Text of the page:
"In essence, snow is distilled water. Salts and contaminants have been boiled out of it," Onishchenko, who heads the consumer rights watchdog Rospotrebnadzor, said at a press conference in Moscow.
"But our air is polluted with gases, and the water has absorbed many bad substances, so the snow should not be eaten."
However, he said that drinking tea made of melted snow makes it possible to taste the tea's aroma, in contrast to tea brewed with running water.
The official did, however, warn Russians against drinking too much such tea, as not only harmful, but also beneficial substances are boiled out from snow when it is melted.
Onishenko said this could cause bone fragility and loss of teeth.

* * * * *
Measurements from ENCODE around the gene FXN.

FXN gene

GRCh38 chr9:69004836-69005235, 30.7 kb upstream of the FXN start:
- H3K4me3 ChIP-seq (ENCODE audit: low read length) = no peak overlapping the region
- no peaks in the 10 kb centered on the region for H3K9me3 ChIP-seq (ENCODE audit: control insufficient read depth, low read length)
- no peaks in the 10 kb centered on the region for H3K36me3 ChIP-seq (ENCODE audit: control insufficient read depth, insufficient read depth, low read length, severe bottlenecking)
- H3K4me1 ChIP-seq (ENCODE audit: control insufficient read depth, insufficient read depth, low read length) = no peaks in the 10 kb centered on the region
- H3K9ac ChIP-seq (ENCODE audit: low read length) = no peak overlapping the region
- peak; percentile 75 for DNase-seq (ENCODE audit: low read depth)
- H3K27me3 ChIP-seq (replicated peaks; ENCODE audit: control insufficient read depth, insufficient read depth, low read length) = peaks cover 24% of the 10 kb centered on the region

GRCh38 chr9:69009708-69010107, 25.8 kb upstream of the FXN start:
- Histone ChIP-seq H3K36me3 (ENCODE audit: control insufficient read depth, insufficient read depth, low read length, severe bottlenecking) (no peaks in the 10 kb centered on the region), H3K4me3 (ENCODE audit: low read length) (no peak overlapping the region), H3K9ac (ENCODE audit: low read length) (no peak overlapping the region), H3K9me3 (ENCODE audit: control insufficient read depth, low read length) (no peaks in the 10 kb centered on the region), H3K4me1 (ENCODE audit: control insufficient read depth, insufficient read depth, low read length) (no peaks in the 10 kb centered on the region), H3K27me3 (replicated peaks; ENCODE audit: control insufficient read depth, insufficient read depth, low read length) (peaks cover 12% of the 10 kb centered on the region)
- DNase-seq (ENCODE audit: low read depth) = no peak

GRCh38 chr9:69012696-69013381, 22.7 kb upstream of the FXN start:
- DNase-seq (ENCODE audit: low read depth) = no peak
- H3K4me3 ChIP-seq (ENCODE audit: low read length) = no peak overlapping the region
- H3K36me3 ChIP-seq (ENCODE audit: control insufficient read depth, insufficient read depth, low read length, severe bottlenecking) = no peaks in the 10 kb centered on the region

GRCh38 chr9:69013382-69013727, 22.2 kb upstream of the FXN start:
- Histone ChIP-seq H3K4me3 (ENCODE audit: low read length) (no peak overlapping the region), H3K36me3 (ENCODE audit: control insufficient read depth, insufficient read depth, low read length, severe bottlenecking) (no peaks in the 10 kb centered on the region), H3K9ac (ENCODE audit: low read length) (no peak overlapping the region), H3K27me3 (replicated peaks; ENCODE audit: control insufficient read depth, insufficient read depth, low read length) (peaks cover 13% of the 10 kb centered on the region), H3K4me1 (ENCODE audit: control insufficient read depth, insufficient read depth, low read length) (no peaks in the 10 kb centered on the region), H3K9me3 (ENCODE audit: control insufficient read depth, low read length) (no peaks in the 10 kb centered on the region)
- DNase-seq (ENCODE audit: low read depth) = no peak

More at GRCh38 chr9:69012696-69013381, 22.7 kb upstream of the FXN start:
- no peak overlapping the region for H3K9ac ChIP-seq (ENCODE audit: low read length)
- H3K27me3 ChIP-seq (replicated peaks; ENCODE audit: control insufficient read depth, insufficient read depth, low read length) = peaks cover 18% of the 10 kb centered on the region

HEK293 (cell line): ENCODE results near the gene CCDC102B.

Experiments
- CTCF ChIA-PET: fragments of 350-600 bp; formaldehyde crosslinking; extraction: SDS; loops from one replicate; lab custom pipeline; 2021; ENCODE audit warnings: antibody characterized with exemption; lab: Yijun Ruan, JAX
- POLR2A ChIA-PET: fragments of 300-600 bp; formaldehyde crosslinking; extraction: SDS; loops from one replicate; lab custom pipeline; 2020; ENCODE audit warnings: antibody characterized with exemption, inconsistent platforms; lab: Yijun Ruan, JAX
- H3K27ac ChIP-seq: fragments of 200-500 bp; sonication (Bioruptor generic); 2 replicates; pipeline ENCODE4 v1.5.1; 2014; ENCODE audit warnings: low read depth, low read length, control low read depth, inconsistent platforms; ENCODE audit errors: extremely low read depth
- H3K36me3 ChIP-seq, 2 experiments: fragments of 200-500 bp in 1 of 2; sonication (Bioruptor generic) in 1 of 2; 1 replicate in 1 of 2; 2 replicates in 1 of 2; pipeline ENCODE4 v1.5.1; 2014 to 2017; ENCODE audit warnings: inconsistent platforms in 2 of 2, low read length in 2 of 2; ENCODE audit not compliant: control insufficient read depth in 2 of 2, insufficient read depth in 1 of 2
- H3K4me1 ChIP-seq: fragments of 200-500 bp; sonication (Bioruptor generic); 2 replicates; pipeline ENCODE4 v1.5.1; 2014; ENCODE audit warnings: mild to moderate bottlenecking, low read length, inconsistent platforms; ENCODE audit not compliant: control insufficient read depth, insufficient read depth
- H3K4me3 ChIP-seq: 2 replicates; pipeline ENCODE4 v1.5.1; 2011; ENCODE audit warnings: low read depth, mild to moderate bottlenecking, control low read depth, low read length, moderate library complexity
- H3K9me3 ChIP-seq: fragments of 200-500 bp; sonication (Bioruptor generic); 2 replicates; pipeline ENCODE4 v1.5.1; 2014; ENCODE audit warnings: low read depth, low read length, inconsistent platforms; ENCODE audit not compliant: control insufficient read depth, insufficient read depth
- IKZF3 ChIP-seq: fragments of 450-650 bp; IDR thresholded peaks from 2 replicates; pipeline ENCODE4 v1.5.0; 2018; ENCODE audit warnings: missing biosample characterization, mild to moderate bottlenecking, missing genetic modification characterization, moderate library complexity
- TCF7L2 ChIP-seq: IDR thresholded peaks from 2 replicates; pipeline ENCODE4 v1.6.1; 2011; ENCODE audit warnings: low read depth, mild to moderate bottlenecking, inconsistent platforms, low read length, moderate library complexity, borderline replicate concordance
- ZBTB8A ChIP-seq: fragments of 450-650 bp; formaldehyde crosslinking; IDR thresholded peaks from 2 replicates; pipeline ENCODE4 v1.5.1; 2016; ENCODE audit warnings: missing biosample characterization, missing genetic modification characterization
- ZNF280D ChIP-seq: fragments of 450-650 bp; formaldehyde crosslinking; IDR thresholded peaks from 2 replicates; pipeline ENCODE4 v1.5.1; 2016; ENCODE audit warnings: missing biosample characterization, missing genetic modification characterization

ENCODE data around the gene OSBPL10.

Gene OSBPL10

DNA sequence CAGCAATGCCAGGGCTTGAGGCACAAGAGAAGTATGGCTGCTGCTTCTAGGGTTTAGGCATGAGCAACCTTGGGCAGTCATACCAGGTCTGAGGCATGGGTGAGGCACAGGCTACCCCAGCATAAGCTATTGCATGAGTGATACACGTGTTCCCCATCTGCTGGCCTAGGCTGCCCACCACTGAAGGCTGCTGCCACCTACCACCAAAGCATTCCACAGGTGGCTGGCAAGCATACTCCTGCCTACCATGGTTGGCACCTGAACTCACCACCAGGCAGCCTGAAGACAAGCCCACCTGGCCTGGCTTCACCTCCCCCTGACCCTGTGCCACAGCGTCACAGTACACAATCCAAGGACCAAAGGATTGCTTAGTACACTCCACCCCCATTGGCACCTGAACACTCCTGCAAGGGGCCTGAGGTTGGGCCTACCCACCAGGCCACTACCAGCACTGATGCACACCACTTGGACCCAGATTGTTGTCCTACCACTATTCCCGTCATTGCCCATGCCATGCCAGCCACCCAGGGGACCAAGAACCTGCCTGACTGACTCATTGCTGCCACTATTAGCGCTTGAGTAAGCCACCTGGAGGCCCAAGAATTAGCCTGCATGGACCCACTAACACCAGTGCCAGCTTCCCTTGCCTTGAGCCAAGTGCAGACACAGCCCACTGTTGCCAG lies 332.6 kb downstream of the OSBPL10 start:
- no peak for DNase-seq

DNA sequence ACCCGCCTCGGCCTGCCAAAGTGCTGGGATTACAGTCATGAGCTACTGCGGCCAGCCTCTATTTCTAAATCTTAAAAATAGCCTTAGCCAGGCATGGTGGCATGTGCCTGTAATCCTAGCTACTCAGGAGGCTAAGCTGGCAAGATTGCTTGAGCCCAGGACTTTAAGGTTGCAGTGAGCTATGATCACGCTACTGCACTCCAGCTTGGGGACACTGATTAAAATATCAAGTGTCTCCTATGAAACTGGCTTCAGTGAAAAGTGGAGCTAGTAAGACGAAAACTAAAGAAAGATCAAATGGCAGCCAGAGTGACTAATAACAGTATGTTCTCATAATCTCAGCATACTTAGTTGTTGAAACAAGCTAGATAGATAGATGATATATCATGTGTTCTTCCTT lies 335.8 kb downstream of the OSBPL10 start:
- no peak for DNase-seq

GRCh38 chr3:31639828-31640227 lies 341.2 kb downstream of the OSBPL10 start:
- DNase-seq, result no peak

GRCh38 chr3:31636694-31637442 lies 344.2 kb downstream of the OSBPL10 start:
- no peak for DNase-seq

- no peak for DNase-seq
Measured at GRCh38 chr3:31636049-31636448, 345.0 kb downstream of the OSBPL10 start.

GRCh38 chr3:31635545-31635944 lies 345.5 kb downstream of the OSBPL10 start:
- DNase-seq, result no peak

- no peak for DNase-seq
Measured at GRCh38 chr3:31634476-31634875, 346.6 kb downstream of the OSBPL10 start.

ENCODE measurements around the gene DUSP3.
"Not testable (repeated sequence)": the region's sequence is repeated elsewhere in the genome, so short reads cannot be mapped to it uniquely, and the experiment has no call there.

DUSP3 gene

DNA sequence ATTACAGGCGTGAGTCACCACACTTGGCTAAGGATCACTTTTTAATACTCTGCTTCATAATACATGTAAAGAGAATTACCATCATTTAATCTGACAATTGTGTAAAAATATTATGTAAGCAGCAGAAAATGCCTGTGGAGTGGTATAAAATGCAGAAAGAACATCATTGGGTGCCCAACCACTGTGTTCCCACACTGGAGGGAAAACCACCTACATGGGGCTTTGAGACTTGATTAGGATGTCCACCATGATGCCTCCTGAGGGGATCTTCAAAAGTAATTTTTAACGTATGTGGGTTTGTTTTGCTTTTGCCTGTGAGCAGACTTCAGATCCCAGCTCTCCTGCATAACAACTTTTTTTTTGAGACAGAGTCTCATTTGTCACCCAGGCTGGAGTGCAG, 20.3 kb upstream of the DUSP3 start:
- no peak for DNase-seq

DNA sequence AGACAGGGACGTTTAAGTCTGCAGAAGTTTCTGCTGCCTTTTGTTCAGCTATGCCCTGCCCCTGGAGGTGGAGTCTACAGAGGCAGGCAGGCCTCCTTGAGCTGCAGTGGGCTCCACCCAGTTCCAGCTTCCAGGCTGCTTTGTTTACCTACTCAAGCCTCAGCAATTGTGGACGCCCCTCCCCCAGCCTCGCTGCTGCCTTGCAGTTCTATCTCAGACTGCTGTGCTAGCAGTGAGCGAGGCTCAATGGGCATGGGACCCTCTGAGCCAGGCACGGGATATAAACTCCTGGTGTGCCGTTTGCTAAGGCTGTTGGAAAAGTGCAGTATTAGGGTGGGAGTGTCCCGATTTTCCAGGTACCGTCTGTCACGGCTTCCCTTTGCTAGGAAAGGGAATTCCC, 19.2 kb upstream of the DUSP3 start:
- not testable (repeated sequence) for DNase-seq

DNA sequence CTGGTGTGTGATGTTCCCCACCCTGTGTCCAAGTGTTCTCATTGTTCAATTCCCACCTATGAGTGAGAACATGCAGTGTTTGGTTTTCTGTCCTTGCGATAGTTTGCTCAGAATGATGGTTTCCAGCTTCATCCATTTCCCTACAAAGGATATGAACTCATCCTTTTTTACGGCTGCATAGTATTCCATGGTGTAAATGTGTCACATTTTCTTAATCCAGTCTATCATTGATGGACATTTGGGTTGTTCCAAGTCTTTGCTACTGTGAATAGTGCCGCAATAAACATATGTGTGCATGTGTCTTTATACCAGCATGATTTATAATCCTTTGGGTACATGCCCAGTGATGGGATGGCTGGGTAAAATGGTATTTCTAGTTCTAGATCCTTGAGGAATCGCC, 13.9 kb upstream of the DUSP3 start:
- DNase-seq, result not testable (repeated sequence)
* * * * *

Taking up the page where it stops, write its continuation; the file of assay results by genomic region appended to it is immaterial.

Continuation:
The doctor also warned Russians against eating too many pancakes during Maslenitsa celebrations.
Maslenitsa, also known as Cheesefare Week or Pancake Week, is marked in Russia during the week preceding the start of Great Lent, a period of fasting in Christianity, which this year begins March 18.
"If you consume too many pancakes, they will become a dangerous product, accumulating around your waist in half a day and staying there for a long time," Onishchenko joked.